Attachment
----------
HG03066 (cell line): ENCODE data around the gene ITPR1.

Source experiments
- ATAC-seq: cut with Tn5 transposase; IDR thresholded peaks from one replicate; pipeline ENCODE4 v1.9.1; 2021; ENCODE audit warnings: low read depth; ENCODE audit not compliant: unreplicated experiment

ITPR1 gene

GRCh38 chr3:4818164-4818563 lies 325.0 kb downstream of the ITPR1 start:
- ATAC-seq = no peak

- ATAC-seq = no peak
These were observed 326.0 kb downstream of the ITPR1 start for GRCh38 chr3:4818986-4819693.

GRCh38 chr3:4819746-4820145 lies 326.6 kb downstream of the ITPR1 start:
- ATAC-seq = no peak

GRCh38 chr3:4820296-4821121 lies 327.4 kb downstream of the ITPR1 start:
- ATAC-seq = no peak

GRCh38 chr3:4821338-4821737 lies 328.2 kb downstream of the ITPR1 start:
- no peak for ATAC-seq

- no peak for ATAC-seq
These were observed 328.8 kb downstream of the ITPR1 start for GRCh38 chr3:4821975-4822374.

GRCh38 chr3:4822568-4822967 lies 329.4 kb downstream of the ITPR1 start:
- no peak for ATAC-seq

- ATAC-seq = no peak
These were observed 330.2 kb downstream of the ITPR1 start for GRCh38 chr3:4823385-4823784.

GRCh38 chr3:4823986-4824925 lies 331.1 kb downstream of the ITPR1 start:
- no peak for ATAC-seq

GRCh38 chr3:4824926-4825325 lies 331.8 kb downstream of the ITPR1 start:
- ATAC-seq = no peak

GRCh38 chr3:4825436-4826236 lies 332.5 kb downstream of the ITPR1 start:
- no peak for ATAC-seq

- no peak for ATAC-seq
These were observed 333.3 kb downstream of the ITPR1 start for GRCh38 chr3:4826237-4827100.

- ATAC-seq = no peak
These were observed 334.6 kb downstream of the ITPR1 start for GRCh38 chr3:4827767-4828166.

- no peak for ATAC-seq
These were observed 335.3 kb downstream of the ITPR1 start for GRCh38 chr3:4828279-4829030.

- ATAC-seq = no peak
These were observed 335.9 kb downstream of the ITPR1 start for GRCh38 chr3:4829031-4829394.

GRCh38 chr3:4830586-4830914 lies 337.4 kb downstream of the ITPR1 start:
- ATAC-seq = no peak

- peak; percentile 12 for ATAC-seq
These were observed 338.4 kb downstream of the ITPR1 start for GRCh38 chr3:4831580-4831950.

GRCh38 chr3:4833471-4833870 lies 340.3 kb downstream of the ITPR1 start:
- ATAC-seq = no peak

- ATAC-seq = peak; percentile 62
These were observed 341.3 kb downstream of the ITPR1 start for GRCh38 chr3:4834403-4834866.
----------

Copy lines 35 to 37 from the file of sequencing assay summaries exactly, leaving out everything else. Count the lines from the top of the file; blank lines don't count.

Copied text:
GRCh38 chr3:4830586-4830914 lies 337.4 kb downstream of the ITPR1 start:
- ATAC-seq = no peak

- peak; percentile 12 for ATAC-seq